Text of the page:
Wednesday, October 26, 2011

Other peoples' lives

One of the necessities of my life is having something to read. I love good books. I cannot fall asleep without reading for 20 or 30 minutes at night. I can't travel by air without a book into which I can escape. I always have a book going. I carry them around the house, hoping for a few minutes here or there.  My daughter and son-in-law gave me a Kindle for Christmas last year. I never knew I wanted one. But, oh, I love it. I discovered I could download a Kindle app for my phone and sync it to my Kindle. Now I can read my current book on my phone while waiting for the Novocaine to kick in at the dentist's office or standing in line at the Post Office.

Somehow this year I have been on a memoir jag. Other peoples' lives. Why are they so fascinating? I don't know, but they are. I started with last year's National Book Award winner, Just Kids by Patti Smith.

Patti Smith, the iconic songwriter/singer/poet was born the same year I was. She did what I would never have had the courage or confidence to do, though it was what all us art majors of the '60s talked about doing. And perhaps that is why I was so sucked into this beautiful book. She went to New York to become an artist. There she met Robert Mapplethorpe who would become first her lover and then lifelong friend. It was a connection that lasted until Mapplethorpe's death from AIDS, but the book is really about the early years when they were "just kids" living a Bohemian life, an artist's life among the likes of Bob Dylan and Andy Warhol and Allen Ginsburg. This was before they were all famous. But it is not just an account of famous names and big adventure. It is a journey of love and struggle and passionate ideals and deep sadness at times. Told by a poet, it is a story of a time that seems almost mythic. I loved this book. I did not want it to end.

Then I read Reading my Father by Alexandra Styron.

She is the daughter of William Styron, author of The Confessions of Nat Turner and Sophie's Choice among other books. One of the most honored authors of the 20th century, Styron was the victim of crippling, devastating depression and a difficult man to live with. His daughter says, “At times querulous and taciturn, cutting and remote, melancholy when he was sober and rageful when in his cups, he inspired fear and loathing in us a good deal more often than it feels comfortable to admit.”  After his death his daughter read through all his papers, writings, letters and book drafts in an effort to better understand her father. The resulting memoir is a fascinating insight into the literary world of the 1960's and a brutal, but ultimately loving and forgiving portrait of a complex man. Beautifully written. I liked this book very much.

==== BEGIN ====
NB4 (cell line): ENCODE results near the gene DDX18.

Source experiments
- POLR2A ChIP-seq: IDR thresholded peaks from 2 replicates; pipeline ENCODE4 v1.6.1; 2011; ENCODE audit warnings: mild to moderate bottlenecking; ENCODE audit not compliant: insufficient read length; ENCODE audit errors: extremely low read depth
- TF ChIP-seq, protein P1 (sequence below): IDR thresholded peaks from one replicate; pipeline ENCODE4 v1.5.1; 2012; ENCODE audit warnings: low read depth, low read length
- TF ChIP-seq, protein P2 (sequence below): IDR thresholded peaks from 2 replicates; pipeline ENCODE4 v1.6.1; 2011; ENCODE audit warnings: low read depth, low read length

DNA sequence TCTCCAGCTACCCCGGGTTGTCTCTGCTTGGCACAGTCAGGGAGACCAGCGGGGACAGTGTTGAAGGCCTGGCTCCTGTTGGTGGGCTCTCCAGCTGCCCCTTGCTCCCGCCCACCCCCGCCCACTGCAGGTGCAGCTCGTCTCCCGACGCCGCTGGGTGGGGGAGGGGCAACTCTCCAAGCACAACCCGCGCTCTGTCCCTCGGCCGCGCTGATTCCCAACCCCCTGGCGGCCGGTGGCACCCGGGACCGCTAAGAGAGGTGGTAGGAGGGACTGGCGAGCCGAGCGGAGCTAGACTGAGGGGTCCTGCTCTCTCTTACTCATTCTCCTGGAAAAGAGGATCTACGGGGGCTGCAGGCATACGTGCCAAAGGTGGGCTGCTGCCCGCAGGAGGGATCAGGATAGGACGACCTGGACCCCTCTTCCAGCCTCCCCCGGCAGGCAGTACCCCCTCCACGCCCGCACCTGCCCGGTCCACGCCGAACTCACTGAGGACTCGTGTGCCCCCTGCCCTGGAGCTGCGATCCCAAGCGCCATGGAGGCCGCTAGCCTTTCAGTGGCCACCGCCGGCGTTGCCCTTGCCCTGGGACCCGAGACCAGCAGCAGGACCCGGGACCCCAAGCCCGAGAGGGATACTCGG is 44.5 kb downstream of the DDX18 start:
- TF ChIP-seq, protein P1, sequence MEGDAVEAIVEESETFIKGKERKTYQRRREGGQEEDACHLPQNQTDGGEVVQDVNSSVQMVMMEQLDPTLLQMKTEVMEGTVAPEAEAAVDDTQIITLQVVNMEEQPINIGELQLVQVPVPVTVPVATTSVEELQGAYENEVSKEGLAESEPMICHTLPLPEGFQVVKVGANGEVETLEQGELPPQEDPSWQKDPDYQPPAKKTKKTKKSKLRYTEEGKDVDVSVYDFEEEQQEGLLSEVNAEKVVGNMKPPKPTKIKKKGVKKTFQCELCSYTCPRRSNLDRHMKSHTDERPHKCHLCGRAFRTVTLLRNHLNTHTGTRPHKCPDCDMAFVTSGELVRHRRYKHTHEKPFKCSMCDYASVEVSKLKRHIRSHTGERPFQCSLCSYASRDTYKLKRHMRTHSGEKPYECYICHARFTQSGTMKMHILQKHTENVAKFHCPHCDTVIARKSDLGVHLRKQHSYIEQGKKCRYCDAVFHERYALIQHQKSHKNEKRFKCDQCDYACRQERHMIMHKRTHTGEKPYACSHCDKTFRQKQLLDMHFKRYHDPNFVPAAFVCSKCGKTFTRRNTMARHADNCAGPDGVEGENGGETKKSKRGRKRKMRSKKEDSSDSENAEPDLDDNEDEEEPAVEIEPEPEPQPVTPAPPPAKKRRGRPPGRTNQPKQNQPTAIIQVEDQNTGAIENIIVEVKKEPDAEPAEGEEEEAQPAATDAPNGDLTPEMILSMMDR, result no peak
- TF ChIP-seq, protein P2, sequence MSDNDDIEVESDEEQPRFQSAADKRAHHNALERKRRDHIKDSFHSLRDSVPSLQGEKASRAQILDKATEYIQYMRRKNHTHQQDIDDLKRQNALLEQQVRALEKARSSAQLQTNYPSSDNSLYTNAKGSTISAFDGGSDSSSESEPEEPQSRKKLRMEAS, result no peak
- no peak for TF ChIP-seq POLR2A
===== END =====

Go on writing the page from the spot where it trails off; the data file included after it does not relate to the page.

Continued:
I got caught up in reading food memoirs. I read all of Ruth Reichl's books, which are quite good, as well as Julia Child's My Life in France, which I quite enjoyed. Then I came across Blood, Bones and Butter by Gabrielle Hamilton.

This is a wonderful book! Gabrielle Hamilton is a beautiful writer and her story is tragic and funny and at times infuriating. This is why other peoples' lives are so fascinating—because they are, well, stranger than fiction, completely unexpected and painfully human.

Right now I am reading Cutting for Stone by Abraham Verghese. Not a memoir, but so far very engaging.

Have you read anything good lately?


  1. I loved Blood Bones and Butter but would never have picked it up (hate the title) except that it was required for a book club. But the discussion was too short!! all over in an hour - so much to say. She was enormously honest, and the book was choppy, but the images and the descriptions, and so on, were wonderful.